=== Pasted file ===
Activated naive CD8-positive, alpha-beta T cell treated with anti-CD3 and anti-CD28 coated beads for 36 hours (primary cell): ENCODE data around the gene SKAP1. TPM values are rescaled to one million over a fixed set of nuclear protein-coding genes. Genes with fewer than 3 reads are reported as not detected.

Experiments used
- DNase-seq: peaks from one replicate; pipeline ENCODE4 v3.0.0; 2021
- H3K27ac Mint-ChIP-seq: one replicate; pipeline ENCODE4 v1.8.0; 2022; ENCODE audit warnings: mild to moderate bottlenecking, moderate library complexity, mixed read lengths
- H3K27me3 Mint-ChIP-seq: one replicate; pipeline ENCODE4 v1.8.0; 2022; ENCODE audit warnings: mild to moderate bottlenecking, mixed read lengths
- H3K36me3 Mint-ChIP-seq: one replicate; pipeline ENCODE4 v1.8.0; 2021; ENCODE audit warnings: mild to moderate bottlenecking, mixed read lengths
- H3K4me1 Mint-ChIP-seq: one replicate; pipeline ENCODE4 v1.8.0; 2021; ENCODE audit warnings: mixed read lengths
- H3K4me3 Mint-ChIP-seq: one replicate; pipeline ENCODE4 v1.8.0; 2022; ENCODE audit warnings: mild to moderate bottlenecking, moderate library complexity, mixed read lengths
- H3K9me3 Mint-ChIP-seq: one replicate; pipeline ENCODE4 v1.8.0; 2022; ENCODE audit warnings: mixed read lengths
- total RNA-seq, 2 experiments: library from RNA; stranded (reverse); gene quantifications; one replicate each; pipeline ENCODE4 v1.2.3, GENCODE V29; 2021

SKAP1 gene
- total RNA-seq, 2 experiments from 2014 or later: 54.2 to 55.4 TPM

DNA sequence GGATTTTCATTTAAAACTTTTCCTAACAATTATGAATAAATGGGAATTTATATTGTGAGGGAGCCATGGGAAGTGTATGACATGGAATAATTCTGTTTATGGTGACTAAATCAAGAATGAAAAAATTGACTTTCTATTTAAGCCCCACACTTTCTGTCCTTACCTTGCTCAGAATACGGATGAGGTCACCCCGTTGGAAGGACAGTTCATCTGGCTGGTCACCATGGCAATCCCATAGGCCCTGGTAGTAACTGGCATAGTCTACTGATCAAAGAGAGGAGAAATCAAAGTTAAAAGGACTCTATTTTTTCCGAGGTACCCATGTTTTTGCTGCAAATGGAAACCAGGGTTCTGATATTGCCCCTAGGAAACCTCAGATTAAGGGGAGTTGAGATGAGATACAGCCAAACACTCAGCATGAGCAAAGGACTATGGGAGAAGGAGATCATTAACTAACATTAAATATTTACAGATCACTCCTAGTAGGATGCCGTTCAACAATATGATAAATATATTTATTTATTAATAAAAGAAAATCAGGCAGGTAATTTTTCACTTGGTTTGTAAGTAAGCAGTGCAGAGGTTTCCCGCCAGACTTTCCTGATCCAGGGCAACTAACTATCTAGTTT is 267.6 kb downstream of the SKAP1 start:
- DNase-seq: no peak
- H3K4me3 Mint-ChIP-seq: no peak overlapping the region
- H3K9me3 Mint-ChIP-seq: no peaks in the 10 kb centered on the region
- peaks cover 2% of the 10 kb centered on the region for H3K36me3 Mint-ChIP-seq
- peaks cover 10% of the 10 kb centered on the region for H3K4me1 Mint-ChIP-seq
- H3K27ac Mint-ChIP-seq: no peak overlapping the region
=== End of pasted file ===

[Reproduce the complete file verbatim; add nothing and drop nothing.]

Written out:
Activated naive CD8-positive, alpha-beta T cell treated with anti-CD3 and anti-CD28 coated beads for 36 hours (primary cell): ENCODE data around the gene SKAP1. TPM values are rescaled to one million over a fixed set of nuclear protein-coding genes. Genes with fewer than 3 reads are reported as not detected.

Experiments used
- DNase-seq: peaks from one replicate; pipeline ENCODE4 v3.0.0; 2021
- H3K27ac Mint-ChIP-seq: one replicate; pipeline ENCODE4 v1.8.0; 2022; ENCODE audit warnings: mild to moderate bottlenecking, moderate library complexity, mixed read lengths
- H3K27me3 Mint-ChIP-seq: one replicate; pipeline ENCODE4 v1.8.0; 2022; ENCODE audit warnings: mild to moderate bottlenecking, mixed read lengths
- H3K36me3 Mint-ChIP-seq: one replicate; pipeline ENCODE4 v1.8.0; 2021; ENCODE audit warnings: mild to moderate bottlenecking, mixed read lengths
- H3K4me1 Mint-ChIP-seq: one replicate; pipeline ENCODE4 v1.8.0; 2021; ENCODE audit warnings: mixed read lengths
- H3K4me3 Mint-ChIP-seq: one replicate; pipeline ENCODE4 v1.8.0; 2022; ENCODE audit warnings: mild to moderate bottlenecking, moderate library complexity, mixed read lengths
- H3K9me3 Mint-ChIP-seq: one replicate; pipeline ENCODE4 v1.8.0; 2022; ENCODE audit warnings: mixed read lengths
- total RNA-seq, 2 experiments: library from RNA; stranded (reverse); gene quantifications; one replicate each; pipeline ENCODE4 v1.2.3, GENCODE V29; 2021

SKAP1 gene
- total RNA-seq, 2 experiments from 2014 or later: 54.2 to 55.4 TPM

DNA sequence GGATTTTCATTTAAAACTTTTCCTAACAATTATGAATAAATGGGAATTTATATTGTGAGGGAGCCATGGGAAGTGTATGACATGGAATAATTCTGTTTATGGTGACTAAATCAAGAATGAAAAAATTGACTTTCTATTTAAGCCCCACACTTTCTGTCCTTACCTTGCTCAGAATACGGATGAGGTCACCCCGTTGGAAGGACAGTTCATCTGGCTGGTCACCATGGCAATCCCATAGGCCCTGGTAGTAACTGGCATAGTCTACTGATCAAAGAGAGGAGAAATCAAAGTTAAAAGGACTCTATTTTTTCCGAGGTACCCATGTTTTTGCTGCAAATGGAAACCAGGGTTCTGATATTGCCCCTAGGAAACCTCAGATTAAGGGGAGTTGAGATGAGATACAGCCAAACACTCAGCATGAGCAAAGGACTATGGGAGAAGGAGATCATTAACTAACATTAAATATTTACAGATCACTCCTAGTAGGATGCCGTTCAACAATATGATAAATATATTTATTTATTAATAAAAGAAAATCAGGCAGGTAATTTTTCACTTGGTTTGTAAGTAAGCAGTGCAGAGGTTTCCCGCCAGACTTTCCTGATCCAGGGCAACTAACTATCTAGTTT is 267.6 kb downstream of the SKAP1 start:
- DNase-seq: no peak
- H3K4me3 Mint-ChIP-seq: no peak overlapping the region
- H3K9me3 Mint-ChIP-seq: no peaks in the 10 kb centered on the region
- peaks cover 2% of the 10 kb centered on the region for H3K36me3 Mint-ChIP-seq
- peaks cover 10% of the 10 kb centered on the region for H3K4me1 Mint-ChIP-seq
- H3K27ac Mint-ChIP-seq: no peak overlapping the region